For body activities to run smoothly, cells require a constant flow of energy. To ensure a consistent supply of energy, the cellular metabolism must change during starvation periods, when no nutrients are taken from food.
Researchers from the FMP gained fresh insights into this essential mechanism in human cells while studying X-linked centronuclear myopathy, a rare genetic muscle disease (XLCNM). This issue is caused by a defective gene on the X chromosome and results in skeletal muscle development abnormalities in boys.
Children with this type of severe muscular weakness typically require ventilator assistance and are wheelchair-bound. Affected children do not live above the age of 10 to 12, in extreme cases, they die soon after.
Behind The Scenes
The lipid phosphatase MTMI is affected by the genetic abnormality in this condition. This enzyme regulates the turnover of a signaling lipid on endosomes, vesicle-like structures in cells involved in nutrient receptor sorting. The researchers observed alterations in the endoplasmic reticulum (ER), a membrane network that spans the entire cell while studying the anatomy of mutant human muscle cells from patients.
The ER creates a huge linked network of “flattened” membrane-enclosed sacs around the nucleus of the cell and thin tubules in the cell periphery in healthy cells. This equilibrium is moved towards the tubules in sick cells, and the membrane-enclosed sacs seem punctured.
In starved cells with MTM1 genetically inactivated, the researchers discovered a comparable accumulation of tiny ER tubules and perforated membrane-enclosed sacs. Fats, on the other hand, cannot be transported or burnt efficiently in cells lacking MTM1. The MTM1-controlled endosome is critical in this process.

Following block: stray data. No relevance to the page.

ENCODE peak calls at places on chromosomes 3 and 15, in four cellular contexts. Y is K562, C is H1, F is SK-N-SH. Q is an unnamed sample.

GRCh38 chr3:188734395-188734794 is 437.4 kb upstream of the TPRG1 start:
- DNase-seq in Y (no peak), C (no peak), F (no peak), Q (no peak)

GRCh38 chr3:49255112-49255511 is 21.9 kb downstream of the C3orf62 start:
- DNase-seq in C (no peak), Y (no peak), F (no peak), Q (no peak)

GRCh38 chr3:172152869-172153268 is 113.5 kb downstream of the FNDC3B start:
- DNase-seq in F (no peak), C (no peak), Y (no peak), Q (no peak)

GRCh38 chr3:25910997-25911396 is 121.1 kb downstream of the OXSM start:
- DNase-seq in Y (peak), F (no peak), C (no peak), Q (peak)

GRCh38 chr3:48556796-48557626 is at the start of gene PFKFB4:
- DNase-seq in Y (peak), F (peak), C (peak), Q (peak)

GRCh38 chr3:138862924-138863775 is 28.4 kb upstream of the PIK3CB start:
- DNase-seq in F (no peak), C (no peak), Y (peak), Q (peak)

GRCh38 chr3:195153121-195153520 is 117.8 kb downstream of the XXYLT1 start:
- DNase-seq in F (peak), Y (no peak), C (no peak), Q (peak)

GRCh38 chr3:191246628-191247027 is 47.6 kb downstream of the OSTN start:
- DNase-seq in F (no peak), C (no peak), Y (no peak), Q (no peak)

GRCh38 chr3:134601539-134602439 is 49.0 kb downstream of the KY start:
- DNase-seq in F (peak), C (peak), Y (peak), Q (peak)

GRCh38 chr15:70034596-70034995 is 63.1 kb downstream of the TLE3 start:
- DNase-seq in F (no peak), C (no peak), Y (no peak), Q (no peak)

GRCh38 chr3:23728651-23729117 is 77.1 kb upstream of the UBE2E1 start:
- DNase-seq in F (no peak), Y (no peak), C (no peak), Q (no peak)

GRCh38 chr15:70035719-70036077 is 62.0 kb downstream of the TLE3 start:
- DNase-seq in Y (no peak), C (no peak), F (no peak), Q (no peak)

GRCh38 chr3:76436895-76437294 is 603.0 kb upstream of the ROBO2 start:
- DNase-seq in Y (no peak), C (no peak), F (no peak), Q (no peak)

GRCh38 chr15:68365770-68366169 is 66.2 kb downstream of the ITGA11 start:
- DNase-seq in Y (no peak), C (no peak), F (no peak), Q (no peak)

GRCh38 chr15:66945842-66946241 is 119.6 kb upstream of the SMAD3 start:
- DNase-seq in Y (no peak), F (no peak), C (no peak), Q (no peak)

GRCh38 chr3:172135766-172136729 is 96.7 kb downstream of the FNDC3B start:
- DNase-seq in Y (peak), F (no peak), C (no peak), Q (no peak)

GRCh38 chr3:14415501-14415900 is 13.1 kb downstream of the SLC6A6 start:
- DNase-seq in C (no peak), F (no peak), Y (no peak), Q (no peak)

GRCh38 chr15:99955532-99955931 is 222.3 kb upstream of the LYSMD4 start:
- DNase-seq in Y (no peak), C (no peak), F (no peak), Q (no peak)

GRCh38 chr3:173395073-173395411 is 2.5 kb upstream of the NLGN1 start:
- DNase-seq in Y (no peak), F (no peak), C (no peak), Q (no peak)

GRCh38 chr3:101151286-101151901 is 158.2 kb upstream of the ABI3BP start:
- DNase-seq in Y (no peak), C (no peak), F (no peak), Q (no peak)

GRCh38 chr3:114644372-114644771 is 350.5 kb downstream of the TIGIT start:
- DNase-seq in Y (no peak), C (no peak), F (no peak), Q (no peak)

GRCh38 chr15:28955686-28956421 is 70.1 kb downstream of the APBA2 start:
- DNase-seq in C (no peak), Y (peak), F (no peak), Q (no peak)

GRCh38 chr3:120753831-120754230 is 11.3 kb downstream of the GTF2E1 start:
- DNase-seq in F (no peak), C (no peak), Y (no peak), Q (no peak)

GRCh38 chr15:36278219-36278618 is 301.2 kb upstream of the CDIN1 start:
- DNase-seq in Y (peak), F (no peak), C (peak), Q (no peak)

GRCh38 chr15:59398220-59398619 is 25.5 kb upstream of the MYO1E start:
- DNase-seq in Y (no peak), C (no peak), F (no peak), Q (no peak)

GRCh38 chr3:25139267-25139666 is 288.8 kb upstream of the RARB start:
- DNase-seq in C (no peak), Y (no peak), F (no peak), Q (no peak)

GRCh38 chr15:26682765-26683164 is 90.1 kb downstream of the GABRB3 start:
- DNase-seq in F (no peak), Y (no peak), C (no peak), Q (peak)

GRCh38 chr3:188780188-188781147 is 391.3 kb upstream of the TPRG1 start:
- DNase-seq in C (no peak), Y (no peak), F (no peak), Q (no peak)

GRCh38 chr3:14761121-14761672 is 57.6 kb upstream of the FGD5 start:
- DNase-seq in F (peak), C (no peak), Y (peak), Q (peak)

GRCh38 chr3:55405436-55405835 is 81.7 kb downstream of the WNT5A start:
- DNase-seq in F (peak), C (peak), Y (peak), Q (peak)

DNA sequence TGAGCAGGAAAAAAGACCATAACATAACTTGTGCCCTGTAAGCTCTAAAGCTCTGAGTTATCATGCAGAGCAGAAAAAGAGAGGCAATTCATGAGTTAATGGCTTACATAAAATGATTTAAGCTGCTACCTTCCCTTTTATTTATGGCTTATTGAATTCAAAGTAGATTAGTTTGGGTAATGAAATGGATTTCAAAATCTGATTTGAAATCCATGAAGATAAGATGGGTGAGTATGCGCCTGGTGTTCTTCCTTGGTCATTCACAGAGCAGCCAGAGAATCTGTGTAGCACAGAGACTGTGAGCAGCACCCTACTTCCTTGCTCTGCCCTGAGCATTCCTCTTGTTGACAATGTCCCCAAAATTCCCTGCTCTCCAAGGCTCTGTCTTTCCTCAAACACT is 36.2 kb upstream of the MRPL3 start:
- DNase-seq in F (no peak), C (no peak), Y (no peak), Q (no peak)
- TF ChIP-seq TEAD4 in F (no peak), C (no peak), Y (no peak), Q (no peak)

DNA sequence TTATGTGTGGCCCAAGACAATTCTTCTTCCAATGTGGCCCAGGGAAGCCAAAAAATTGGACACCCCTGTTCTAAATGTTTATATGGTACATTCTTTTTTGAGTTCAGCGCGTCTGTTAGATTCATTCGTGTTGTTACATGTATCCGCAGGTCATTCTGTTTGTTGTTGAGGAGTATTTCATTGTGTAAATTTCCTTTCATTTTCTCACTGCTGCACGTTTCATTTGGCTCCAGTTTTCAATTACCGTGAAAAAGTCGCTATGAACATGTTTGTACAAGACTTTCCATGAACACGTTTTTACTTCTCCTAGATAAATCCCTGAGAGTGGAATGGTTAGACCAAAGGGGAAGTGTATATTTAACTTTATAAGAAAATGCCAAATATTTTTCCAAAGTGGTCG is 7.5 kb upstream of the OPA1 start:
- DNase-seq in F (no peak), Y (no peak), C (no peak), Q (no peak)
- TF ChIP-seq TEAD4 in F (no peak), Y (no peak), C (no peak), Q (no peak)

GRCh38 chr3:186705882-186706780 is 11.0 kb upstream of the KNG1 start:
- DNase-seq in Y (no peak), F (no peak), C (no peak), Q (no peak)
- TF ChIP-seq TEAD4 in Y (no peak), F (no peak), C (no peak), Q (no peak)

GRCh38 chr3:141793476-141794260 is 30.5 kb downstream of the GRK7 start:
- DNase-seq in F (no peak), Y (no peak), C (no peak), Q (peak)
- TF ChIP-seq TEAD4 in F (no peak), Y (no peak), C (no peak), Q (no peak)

Starvation lowers the contact points between endosomes and the ER in healthy cells, allowing the latter to reorganize as a result. However, no contact site decrease occurs in XLCNM patients’ cells.
The endosome exerts a “pulling force” on the ER, causing the stability of peripheral tubules and fenestration of membrane-enclosed sacs. Due to mitochondrial fission being controlled by peripheral ER tubules, mitochondria stay tiny in the absence of MTM. They are far less able to burn storage lipids in this configuration, resulting in acute energy deficiency in the cell.
Words of Expert
Dr. Wonyul Jang, the lead investigator said, “Muscles are extremely sensitive to famine, and their energy reserves are quickly exhausted. As a result, we began to assume that the problem in cells from XLCNM patients was caused by an inappropriate reaction to starvation “Volker Haucke said.
An amino acid shortage occurs when cells are malnourished. As a result, the researchers discovered that the ER undergoes shape modifications in healthy cells, with the outer narrow tubules regressing and being changed into flat membrane-enclosed sacs.” He further added, “This altered ER shape allows the mitochondria, which are spherical organelles that provide energy to the cell (adenosine triphosphate, ATP) and are in contact with the ER, to fuse. Such considerably enlarged ‘giant mitochondria’ are far better able to digest lipids.”
Volker Haucke said, “We discovered an entirely new method for how different compartments in the cell communicate with one another, allowing cell metabolism to change in response to food availability.” Given this, the current study demonstrates that starvation is completely detrimental to the muscle cells of XLCNM patients. They must consume meals consistently to avoid muscle proteins from being broken down into amino acids. In a second study.
FMP researchers demonstrated that abnormalities caused by the loss of the lipid phosphatase MTMI can be corrected simply by inactivating the “opposing” enzyme, the lipid kinase PI3KC2B. Only time will tell if this is effective in XLCNM patients.
Volker Haucke’s team is now seeking to identify a viable inhibitor that can inhibit PI3KC2B activity. They have already shown in cell culture that this is theoretically achievable.
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